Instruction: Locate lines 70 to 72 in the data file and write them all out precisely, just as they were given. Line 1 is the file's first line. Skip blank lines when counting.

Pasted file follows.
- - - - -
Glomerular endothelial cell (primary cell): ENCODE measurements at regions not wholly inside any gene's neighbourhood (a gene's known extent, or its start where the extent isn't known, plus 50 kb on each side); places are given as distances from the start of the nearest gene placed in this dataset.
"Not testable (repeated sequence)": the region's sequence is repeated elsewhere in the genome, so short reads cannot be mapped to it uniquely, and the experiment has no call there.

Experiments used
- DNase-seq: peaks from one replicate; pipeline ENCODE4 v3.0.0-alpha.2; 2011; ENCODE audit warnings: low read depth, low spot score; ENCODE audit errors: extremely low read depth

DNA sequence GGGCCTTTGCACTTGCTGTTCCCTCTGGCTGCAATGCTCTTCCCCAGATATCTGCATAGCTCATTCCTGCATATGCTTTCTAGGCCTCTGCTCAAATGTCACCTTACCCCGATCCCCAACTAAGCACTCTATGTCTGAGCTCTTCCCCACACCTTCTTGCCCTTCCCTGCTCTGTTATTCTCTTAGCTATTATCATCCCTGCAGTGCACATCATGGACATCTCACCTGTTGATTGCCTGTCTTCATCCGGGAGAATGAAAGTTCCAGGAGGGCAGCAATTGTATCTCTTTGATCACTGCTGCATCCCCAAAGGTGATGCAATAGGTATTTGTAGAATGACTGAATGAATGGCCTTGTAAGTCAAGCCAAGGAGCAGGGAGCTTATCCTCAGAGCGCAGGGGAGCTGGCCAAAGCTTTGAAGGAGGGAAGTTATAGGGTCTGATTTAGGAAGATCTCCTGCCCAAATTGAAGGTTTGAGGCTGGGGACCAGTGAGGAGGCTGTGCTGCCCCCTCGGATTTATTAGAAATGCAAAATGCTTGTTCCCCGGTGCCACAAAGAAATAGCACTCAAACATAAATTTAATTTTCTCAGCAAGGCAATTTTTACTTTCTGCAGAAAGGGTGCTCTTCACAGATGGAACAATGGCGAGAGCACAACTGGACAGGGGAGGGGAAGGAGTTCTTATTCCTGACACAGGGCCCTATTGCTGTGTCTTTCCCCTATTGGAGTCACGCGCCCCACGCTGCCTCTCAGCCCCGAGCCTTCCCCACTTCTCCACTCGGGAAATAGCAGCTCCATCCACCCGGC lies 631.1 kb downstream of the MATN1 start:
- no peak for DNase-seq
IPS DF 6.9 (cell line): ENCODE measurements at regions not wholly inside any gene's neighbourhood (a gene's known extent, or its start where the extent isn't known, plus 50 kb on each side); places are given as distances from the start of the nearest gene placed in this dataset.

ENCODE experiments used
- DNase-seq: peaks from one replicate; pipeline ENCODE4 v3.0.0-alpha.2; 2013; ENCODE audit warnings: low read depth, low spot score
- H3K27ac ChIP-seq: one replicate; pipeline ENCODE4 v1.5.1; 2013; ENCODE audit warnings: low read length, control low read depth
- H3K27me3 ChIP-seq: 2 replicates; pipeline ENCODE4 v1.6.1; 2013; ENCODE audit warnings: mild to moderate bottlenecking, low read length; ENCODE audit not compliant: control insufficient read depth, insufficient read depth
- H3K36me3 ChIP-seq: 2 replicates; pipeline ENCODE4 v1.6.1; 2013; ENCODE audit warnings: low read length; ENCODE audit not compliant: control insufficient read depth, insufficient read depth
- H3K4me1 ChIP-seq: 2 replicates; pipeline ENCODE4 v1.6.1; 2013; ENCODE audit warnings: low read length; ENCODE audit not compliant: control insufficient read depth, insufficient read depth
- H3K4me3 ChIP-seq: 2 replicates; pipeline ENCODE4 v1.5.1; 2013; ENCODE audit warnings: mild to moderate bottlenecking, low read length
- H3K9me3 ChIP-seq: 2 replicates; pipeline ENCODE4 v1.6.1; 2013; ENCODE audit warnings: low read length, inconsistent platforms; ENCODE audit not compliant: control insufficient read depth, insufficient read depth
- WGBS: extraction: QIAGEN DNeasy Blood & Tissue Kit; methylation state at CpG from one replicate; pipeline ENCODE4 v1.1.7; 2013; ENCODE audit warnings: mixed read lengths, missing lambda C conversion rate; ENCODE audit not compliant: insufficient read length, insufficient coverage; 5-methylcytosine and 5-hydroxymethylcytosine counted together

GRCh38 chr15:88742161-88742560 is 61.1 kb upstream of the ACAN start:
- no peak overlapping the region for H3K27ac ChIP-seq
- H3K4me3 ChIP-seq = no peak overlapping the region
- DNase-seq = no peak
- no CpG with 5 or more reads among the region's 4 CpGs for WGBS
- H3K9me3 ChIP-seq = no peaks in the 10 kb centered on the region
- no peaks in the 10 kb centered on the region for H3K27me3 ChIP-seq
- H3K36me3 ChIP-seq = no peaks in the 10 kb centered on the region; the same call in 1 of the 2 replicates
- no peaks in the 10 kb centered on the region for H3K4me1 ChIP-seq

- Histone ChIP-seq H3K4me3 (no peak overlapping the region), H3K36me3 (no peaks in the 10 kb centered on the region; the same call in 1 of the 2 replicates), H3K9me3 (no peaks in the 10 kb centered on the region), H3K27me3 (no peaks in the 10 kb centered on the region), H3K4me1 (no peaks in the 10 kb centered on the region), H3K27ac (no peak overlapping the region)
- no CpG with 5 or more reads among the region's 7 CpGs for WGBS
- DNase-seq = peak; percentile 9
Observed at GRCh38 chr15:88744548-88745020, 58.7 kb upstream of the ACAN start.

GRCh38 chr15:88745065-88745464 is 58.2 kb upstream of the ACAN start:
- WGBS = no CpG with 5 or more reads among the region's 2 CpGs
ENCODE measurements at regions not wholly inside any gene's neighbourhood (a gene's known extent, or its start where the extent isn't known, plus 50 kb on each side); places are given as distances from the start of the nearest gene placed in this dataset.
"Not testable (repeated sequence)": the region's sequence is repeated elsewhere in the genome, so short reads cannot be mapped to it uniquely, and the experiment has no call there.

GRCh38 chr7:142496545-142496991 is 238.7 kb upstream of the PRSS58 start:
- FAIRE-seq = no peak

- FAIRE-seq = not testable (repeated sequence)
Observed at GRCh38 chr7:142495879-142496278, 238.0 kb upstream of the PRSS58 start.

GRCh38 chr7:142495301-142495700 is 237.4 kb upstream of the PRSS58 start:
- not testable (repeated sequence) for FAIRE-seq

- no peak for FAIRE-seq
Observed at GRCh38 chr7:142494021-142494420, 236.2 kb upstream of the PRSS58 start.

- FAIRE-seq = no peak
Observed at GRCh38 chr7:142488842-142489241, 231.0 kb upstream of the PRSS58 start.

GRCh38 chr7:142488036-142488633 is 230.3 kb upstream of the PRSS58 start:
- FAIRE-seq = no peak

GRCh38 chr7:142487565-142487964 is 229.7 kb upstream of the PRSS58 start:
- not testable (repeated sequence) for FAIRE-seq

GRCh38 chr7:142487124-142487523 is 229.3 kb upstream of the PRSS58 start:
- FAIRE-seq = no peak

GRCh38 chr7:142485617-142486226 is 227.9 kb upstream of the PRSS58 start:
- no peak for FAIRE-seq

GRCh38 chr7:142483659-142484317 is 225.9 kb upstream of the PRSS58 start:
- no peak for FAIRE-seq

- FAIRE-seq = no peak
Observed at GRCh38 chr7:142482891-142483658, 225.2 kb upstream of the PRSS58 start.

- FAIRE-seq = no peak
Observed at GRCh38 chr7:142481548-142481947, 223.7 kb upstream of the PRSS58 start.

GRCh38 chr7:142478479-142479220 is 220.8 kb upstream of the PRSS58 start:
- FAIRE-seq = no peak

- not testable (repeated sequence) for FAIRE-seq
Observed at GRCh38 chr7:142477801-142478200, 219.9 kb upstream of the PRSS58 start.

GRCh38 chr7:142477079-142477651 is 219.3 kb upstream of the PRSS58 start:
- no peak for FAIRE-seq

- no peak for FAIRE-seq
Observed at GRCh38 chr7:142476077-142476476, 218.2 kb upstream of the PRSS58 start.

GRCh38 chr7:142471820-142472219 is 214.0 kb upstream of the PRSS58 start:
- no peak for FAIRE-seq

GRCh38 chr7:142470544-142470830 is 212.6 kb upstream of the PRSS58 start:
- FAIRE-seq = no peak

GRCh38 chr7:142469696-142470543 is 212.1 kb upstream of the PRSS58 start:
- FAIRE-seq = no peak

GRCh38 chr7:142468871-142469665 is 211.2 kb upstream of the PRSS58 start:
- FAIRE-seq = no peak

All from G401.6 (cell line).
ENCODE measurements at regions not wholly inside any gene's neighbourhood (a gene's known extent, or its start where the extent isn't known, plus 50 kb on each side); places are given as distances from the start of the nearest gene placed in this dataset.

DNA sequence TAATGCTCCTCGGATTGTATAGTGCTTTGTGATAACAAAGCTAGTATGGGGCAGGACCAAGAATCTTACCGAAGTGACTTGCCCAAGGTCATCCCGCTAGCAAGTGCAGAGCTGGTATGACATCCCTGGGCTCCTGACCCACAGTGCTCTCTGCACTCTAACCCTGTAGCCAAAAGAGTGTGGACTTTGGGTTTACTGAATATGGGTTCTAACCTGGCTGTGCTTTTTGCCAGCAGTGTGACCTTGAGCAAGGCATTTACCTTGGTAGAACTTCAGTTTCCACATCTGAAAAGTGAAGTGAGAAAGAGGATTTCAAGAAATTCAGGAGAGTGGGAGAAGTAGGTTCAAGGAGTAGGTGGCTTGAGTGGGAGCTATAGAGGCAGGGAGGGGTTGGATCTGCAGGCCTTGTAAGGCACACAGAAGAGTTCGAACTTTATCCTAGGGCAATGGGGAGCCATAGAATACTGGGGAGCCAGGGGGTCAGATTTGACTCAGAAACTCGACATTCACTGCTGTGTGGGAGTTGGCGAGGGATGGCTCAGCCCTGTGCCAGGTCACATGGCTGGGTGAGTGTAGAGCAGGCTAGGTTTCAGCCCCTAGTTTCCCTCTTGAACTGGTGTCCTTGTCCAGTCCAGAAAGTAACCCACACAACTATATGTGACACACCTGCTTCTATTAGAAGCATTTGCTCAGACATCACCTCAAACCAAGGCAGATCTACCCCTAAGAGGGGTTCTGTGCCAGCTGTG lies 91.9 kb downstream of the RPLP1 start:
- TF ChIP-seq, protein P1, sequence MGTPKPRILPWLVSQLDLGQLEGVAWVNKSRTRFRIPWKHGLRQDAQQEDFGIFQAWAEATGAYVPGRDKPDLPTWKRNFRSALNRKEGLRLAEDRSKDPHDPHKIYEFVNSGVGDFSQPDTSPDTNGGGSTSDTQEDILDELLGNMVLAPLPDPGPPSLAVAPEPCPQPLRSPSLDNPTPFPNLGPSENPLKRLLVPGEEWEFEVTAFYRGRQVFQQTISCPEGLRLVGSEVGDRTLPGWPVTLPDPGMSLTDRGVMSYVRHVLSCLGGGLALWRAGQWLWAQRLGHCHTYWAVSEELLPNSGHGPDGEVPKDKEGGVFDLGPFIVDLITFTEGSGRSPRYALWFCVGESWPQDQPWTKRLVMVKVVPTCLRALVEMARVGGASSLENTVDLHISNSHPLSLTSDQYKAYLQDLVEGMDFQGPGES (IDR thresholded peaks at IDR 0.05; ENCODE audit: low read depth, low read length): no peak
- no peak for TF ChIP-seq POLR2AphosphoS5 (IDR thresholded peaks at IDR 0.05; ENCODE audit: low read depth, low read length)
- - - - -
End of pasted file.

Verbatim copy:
GRCh38 chr7:142469696-142470543 is 212.1 kb upstream of the PRSS58 start:
- FAIRE-seq = no peak

GRCh38 chr7:142468871-142469665 is 211.2 kb upstream of the PRSS58 start: